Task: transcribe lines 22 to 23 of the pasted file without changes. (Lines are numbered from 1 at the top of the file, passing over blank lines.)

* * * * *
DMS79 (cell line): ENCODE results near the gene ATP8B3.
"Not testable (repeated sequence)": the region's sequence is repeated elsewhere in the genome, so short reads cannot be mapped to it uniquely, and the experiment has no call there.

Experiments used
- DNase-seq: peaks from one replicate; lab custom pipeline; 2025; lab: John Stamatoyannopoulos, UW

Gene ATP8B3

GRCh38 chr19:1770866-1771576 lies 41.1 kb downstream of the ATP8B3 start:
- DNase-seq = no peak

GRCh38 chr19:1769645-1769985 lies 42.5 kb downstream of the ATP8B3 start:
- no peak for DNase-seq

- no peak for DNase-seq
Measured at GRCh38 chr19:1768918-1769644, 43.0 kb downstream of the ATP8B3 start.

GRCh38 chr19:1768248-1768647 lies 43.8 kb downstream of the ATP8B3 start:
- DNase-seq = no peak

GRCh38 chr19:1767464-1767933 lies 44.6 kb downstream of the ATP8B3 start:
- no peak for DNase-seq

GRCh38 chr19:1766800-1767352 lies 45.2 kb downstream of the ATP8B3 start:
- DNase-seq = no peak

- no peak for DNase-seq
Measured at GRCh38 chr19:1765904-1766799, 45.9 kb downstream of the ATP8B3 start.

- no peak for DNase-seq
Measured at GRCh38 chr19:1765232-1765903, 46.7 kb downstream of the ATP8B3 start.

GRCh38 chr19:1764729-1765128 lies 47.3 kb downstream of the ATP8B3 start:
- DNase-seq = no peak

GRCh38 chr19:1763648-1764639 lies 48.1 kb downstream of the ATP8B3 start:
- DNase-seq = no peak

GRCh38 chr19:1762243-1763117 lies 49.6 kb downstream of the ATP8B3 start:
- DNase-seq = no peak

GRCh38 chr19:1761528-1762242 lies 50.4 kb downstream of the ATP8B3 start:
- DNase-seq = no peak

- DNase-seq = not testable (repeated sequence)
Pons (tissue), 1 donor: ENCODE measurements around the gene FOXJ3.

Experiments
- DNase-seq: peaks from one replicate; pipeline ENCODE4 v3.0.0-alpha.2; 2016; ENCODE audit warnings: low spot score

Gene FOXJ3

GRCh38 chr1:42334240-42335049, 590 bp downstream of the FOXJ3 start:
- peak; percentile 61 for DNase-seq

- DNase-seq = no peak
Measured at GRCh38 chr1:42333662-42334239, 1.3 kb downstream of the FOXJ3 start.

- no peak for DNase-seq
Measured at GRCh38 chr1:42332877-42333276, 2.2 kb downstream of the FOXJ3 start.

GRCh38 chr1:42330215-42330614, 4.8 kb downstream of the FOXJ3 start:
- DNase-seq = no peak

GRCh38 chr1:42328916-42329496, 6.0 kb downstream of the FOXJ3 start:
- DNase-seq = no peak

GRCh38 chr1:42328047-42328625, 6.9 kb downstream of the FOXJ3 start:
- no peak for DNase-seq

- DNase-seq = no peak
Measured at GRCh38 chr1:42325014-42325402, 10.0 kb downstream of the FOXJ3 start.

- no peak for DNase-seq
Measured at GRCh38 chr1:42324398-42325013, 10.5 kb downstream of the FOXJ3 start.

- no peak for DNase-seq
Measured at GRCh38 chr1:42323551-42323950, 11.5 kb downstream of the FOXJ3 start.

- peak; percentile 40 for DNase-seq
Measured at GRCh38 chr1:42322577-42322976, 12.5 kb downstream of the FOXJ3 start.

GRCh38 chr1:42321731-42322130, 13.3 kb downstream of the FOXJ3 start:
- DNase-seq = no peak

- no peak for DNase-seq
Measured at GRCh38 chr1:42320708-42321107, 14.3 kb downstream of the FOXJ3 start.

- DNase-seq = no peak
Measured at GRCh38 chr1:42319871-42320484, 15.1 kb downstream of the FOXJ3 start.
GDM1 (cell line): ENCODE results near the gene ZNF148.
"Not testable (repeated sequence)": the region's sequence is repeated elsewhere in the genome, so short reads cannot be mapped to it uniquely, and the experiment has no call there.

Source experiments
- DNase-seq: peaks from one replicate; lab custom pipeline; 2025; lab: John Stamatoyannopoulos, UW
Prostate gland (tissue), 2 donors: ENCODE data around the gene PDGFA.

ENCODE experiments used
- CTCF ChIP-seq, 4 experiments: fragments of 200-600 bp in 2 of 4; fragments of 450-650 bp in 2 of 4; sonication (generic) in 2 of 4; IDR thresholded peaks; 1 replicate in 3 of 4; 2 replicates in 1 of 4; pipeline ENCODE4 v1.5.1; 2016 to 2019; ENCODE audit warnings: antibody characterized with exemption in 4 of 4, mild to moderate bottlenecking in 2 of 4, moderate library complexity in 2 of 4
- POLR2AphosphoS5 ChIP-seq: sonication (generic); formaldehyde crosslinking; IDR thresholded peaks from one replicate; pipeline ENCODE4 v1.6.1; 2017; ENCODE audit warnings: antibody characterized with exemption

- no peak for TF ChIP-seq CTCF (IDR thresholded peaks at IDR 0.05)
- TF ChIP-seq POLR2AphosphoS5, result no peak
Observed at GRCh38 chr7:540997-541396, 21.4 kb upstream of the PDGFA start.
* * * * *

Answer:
GRCh38 chr19:1764729-1765128 lies 47.3 kb downstream of the ATP8B3 start:
- DNase-seq = no peak